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Immanuel Kant
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The canons of scientific evidence justify us neither in accepting nor rejecting the ideas upon which morality and religion repose. Both parties to the dispute beat the air; they worry their own shadow; for they pass from Nature into the domain of speculation, where their dogmatic grips find nothing to lay hold upon. The shadows which they hew to pieces grow together in a moment like the heroes in Valhalla, to rejoice again in bloodless battles. Metaphysics can no longer claim to be the cornerstone of religion and morality. But if she can not be the Atlas that bears the moral world she can furnish a magic defense. Around the ideas of religion she throws her bulwark of invisibility; and the sword of the skeptic and the battering-ram of the materialist fall harmless on vacuity.

—Immanuel Kant

We find that most men fit easily into types. You describe to me one Durham cow and you picture all Durham cows. So it is with men: they belong to breeds, which we politely call denominations, sects or parties. Tell me the man’s sect, and I know his dress, his habit of life, his thought. His dress is the uniform of his party, and his thought is that which is ordered and prescribed. Dull indeed is the intellect which can not correctly prophesy the opinions to which this man will arrive on any subject.

Durham cows are not exactly alike, I well know, but a trifle more length of leg, a variation in color, or an off-angle of the horn, and that cow is forever barred from exhibition as a Durham. She is fit only for beef, and the first butcher that makes a bid takes her, hide and horns.

Members of sects do not think exactly alike, but there are well-defined limits of thought and action, beyond which they dare not stray lest the butcher bag them. In joining a sect they have given bonds to uniformity, and have signed their willingness to think and act like all other members of the sect.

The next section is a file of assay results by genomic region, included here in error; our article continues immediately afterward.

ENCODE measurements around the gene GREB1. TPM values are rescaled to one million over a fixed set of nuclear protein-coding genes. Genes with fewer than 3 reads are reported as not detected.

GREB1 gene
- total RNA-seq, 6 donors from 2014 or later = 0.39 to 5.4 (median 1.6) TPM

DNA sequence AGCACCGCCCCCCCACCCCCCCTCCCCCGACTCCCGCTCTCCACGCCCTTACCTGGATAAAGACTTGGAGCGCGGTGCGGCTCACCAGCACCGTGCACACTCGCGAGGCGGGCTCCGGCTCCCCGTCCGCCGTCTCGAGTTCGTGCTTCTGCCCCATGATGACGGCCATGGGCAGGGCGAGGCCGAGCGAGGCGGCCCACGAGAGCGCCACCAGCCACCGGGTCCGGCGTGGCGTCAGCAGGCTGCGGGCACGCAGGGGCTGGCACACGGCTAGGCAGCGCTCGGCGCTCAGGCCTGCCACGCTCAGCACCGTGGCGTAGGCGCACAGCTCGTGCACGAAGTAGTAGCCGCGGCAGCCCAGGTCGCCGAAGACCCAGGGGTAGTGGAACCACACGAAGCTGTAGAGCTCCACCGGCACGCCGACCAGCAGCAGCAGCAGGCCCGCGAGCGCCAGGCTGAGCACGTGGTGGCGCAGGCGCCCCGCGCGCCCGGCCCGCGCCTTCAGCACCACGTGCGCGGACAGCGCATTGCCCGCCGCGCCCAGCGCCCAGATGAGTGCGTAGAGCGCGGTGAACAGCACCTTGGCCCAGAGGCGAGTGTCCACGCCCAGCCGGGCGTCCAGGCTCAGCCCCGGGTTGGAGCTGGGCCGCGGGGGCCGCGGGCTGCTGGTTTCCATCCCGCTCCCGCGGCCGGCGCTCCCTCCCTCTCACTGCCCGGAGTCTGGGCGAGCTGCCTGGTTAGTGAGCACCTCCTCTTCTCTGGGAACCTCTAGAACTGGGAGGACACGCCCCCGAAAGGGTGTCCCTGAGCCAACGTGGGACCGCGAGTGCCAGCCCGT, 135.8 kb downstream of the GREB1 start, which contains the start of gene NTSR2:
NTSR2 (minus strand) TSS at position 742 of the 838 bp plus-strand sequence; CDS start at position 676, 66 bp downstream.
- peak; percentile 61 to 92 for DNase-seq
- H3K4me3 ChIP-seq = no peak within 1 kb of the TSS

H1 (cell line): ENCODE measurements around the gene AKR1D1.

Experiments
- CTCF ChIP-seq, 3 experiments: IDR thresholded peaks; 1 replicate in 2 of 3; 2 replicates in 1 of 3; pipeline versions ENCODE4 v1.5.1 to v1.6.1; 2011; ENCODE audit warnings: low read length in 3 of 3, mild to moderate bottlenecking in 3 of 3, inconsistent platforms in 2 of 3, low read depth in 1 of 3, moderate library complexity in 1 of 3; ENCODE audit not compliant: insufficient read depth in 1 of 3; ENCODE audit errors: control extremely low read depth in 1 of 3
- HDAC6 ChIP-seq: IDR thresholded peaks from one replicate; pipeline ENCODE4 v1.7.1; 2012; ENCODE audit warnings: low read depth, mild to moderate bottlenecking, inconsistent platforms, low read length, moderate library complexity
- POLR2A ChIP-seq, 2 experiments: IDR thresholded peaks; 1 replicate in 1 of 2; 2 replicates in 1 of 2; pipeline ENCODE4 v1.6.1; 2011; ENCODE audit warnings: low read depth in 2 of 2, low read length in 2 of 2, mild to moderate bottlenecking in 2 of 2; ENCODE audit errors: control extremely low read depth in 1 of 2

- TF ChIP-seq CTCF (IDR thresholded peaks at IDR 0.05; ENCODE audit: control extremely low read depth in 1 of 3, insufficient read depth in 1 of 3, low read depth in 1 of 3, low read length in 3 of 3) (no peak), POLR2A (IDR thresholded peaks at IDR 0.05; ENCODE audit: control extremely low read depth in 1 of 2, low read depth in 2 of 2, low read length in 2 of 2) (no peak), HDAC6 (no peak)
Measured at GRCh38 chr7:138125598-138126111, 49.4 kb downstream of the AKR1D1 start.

Herbert Spencer deals with this “jiner” propensity in man, and describes it as a manifestation of the herding instinct in animals. It is a combination for mutual protection–a social contract, each one waiving a part of his personality in order to secure a supposed benefit. A herd of cattle can stand against a pack of wolves, but a cow alone is doomed.

Few men indeed can stand against the pack. Wise are the many who seek safety in numbers! Think of those who have stood out alone and expressed their individuality, and you count on your fingers God’s patriots dead and turned to dust.

The paradox of things is shown in that the entrenched many, having found safety in aggregation, pay their debt of homage to the bold few who lived their lives and paid the penalty by death.

Across the disk of existence, each decade, there glide five hundred million souls, and disappear forever in the dim and dusk of the eternity that lies behind. Out of the bare handful that are remembered, we cherish only the memories of those who stood alone and expressed their honest, inmost thought. And this thought is, always and forever, the thought of liberty. Exile, ostracism, death, have been their fate, and on the smoke of martyr-fires their souls mounted to immortality.

Future generations often confuse these men with Deity, the Maker of the Worlds. And thus do we arrive at truth by indirection, for in very fact these were the Sons of God, vitalized by Divinity, part and parcel of the Power that guides the planets on their way and holds the worlds in space. Upon their tombs we carve a single word: Savior.

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